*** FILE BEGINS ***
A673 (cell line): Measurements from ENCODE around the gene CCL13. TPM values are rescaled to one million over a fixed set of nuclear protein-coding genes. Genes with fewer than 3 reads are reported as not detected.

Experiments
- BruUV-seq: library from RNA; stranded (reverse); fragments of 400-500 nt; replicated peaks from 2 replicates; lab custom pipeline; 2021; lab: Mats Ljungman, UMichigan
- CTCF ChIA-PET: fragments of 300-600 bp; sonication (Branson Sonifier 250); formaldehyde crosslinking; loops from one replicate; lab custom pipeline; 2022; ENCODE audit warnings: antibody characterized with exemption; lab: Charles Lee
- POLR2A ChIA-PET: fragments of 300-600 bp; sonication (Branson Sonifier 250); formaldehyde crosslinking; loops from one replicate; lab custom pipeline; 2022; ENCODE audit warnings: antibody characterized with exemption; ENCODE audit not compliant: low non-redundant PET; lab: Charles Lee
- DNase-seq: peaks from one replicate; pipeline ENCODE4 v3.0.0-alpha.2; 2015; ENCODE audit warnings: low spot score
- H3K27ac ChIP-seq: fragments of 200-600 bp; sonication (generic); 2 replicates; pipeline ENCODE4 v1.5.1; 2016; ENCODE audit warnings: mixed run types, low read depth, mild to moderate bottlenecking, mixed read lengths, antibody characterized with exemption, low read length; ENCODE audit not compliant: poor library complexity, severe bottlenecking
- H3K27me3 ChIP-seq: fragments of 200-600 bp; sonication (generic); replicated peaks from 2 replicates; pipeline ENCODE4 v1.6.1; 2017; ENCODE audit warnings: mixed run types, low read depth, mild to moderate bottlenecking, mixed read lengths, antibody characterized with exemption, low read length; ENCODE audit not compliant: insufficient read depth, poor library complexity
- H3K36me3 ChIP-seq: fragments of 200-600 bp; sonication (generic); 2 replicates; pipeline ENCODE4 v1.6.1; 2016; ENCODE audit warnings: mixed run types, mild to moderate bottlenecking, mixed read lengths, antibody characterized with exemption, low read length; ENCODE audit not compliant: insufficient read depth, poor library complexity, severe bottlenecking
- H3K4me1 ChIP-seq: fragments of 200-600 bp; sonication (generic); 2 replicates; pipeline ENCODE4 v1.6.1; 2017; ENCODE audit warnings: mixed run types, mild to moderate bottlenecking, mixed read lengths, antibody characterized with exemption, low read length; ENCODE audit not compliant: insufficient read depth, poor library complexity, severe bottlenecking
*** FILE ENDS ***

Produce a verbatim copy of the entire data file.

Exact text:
A673 (cell line): Measurements from ENCODE around the gene CCL13. TPM values are rescaled to one million over a fixed set of nuclear protein-coding genes. Genes with fewer than 3 reads are reported as not detected.

Experiments
- BruUV-seq: library from RNA; stranded (reverse); fragments of 400-500 nt; replicated peaks from 2 replicates; lab custom pipeline; 2021; lab: Mats Ljungman, UMichigan
- CTCF ChIA-PET: fragments of 300-600 bp; sonication (Branson Sonifier 250); formaldehyde crosslinking; loops from one replicate; lab custom pipeline; 2022; ENCODE audit warnings: antibody characterized with exemption; lab: Charles Lee
- POLR2A ChIA-PET: fragments of 300-600 bp; sonication (Branson Sonifier 250); formaldehyde crosslinking; loops from one replicate; lab custom pipeline; 2022; ENCODE audit warnings: antibody characterized with exemption; ENCODE audit not compliant: low non-redundant PET; lab: Charles Lee
- DNase-seq: peaks from one replicate; pipeline ENCODE4 v3.0.0-alpha.2; 2015; ENCODE audit warnings: low spot score
- H3K27ac ChIP-seq: fragments of 200-600 bp; sonication (generic); 2 replicates; pipeline ENCODE4 v1.5.1; 2016; ENCODE audit warnings: mixed run types, low read depth, mild to moderate bottlenecking, mixed read lengths, antibody characterized with exemption, low read length; ENCODE audit not compliant: poor library complexity, severe bottlenecking
- H3K27me3 ChIP-seq: fragments of 200-600 bp; sonication (generic); replicated peaks from 2 replicates; pipeline ENCODE4 v1.6.1; 2017; ENCODE audit warnings: mixed run types, low read depth, mild to moderate bottlenecking, mixed read lengths, antibody characterized with exemption, low read length; ENCODE audit not compliant: insufficient read depth, poor library complexity
- H3K36me3 ChIP-seq: fragments of 200-600 bp; sonication (generic); 2 replicates; pipeline ENCODE4 v1.6.1; 2016; ENCODE audit warnings: mixed run types, mild to moderate bottlenecking, mixed read lengths, antibody characterized with exemption, low read length; ENCODE audit not compliant: insufficient read depth, poor library complexity, severe bottlenecking
- H3K4me1 ChIP-seq: fragments of 200-600 bp; sonication (generic); 2 replicates; pipeline ENCODE4 v1.6.1; 2017; ENCODE audit warnings: mixed run types, mild to moderate bottlenecking, mixed read lengths, antibody characterized with exemption, low read length; ENCODE audit not compliant: insufficient read depth, poor library complexity, severe bottlenecking